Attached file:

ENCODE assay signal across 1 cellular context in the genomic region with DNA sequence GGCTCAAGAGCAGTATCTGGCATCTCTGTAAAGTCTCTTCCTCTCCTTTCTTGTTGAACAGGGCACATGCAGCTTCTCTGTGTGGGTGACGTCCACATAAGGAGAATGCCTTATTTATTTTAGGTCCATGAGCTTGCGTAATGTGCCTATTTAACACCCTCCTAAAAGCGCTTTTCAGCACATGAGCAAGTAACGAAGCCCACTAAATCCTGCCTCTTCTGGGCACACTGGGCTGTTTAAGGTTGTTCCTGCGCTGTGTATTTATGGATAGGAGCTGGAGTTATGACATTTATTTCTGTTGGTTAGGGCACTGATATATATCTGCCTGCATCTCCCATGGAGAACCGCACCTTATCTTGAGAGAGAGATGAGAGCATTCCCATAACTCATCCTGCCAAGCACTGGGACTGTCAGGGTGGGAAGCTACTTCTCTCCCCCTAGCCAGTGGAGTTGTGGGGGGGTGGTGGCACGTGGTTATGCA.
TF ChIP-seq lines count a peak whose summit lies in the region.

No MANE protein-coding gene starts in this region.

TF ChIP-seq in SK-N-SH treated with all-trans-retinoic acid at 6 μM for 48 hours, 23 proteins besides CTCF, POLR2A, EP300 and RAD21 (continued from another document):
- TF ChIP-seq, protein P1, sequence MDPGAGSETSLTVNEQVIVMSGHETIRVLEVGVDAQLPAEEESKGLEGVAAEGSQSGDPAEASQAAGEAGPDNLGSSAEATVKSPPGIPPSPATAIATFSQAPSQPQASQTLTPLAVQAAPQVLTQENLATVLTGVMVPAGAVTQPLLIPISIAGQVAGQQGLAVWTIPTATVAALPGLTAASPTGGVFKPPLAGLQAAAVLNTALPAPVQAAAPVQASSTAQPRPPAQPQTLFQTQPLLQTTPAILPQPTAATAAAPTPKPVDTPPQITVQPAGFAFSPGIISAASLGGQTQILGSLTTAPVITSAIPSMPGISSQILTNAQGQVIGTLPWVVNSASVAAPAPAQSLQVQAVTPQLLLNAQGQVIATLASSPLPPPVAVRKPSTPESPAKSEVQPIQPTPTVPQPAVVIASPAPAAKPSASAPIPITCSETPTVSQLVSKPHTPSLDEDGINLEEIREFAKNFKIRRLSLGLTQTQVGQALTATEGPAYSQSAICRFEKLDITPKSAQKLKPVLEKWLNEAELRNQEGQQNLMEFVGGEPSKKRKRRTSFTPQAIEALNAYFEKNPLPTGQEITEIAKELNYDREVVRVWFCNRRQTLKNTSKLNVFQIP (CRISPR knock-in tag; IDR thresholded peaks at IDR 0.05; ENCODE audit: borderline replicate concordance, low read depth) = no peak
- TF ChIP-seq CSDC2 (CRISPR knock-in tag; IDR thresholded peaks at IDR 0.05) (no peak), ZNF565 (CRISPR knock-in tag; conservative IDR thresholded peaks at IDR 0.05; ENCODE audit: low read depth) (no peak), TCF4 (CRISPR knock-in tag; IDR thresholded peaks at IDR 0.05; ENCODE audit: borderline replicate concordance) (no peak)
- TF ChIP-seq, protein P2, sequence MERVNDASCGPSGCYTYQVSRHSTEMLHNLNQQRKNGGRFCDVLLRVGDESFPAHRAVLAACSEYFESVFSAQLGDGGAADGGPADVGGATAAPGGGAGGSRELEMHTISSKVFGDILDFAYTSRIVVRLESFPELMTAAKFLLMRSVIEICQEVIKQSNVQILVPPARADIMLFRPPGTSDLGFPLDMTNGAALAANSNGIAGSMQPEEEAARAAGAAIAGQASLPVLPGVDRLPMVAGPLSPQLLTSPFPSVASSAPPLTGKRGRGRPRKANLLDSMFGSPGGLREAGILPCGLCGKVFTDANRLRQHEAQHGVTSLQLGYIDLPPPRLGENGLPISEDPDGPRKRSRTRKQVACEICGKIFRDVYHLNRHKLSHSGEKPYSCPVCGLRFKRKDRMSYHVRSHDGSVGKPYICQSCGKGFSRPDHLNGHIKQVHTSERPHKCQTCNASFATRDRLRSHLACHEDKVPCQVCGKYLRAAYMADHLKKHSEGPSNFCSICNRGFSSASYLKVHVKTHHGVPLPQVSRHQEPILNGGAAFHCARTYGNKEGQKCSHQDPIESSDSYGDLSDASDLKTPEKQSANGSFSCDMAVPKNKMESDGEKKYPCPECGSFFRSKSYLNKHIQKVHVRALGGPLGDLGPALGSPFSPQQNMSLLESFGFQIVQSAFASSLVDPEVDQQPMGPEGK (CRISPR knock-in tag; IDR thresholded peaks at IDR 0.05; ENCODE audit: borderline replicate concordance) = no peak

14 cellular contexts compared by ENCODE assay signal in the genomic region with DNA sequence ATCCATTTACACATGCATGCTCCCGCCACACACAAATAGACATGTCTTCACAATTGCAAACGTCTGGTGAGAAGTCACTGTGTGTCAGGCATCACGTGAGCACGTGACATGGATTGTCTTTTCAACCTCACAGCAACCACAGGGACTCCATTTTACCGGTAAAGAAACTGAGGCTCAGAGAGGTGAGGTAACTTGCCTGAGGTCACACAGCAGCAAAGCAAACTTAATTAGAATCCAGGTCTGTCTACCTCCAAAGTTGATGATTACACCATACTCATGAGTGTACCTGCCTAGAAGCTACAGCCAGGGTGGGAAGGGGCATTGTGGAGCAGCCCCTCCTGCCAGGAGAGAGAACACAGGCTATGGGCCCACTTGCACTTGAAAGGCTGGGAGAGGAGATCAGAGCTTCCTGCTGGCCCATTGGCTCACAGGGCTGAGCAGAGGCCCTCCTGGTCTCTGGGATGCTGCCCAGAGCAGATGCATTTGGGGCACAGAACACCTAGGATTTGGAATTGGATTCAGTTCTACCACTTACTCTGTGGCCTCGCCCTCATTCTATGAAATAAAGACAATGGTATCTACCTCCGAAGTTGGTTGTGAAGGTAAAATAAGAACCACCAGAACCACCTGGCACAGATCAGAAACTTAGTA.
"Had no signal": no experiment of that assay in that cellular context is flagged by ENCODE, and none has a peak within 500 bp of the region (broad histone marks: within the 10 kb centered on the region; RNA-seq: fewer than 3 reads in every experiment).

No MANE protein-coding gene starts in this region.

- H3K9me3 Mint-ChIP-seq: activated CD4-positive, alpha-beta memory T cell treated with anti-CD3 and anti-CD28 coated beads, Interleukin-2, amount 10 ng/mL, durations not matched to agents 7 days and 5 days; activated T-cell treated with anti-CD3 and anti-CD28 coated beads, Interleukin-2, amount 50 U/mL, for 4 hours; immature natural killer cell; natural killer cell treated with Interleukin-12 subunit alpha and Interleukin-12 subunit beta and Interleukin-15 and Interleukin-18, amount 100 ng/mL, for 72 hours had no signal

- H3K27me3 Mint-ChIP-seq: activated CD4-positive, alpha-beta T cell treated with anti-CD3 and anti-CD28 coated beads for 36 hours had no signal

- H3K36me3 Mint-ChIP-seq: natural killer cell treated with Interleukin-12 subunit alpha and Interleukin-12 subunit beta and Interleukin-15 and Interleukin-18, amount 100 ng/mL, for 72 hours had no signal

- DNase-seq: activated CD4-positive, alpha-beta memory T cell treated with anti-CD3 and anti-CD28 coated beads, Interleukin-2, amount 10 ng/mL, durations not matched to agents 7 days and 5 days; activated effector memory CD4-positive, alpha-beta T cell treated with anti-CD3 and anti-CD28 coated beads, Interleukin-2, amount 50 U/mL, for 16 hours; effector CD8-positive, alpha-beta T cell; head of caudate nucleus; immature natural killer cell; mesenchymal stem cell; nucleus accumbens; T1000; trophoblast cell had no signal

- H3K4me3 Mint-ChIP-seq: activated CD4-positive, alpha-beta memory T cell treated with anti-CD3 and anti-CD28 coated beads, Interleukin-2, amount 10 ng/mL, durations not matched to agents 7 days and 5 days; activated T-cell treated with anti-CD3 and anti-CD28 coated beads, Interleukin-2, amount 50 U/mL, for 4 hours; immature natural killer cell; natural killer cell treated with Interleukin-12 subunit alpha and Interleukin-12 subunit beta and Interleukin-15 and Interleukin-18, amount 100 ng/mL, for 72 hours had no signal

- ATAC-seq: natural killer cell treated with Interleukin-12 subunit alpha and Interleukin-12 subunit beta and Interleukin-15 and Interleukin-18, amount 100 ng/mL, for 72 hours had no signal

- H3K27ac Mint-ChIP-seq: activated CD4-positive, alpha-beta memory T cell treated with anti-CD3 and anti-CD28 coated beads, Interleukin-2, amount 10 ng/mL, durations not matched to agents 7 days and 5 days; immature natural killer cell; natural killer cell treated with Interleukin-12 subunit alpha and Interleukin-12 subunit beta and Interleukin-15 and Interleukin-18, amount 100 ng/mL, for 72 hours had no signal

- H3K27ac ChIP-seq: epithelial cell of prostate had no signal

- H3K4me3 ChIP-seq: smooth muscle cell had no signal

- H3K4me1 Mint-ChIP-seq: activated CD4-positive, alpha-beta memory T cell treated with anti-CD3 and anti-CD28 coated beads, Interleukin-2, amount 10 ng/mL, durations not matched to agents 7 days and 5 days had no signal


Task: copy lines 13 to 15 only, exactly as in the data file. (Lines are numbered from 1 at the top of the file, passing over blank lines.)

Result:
- H3K36me3 Mint-ChIP-seq: natural killer cell treated with Interleukin-12 subunit alpha and Interleukin-12 subunit beta and Interleukin-15 and Interleukin-18, amount 100 ng/mL, for 72 hours had no signal

- DNase-seq: activated CD4-positive, alpha-beta memory T cell treated with anti-CD3 and anti-CD28 coated beads, Interleukin-2, amount 10 ng/mL, durations not matched to agents 7 days and 5 days; activated effector memory CD4-positive, alpha-beta T cell treated with anti-CD3 and anti-CD28 coated beads, Interleukin-2, amount 50 U/mL, for 16 hours; effector CD8-positive, alpha-beta T cell; head of caudate nucleus; immature natural killer cell; mesenchymal stem cell; nucleus accumbens; T1000; trophoblast cell had no signal

- H3K4me3 Mint-ChIP-seq: activated CD4-positive, alpha-beta memory T cell treated with anti-CD3 and anti-CD28 coated beads, Interleukin-2, amount 10 ng/mL, durations not matched to agents 7 days and 5 days; activated T-cell treated with anti-CD3 and anti-CD28 coated beads, Interleukin-2, amount 50 U/mL, for 4 hours; immature natural killer cell; natural killer cell treated with Interleukin-12 subunit alpha and Interleukin-12 subunit beta and Interleukin-15 and Interleukin-18, amount 100 ng/mL, for 72 hours had no signal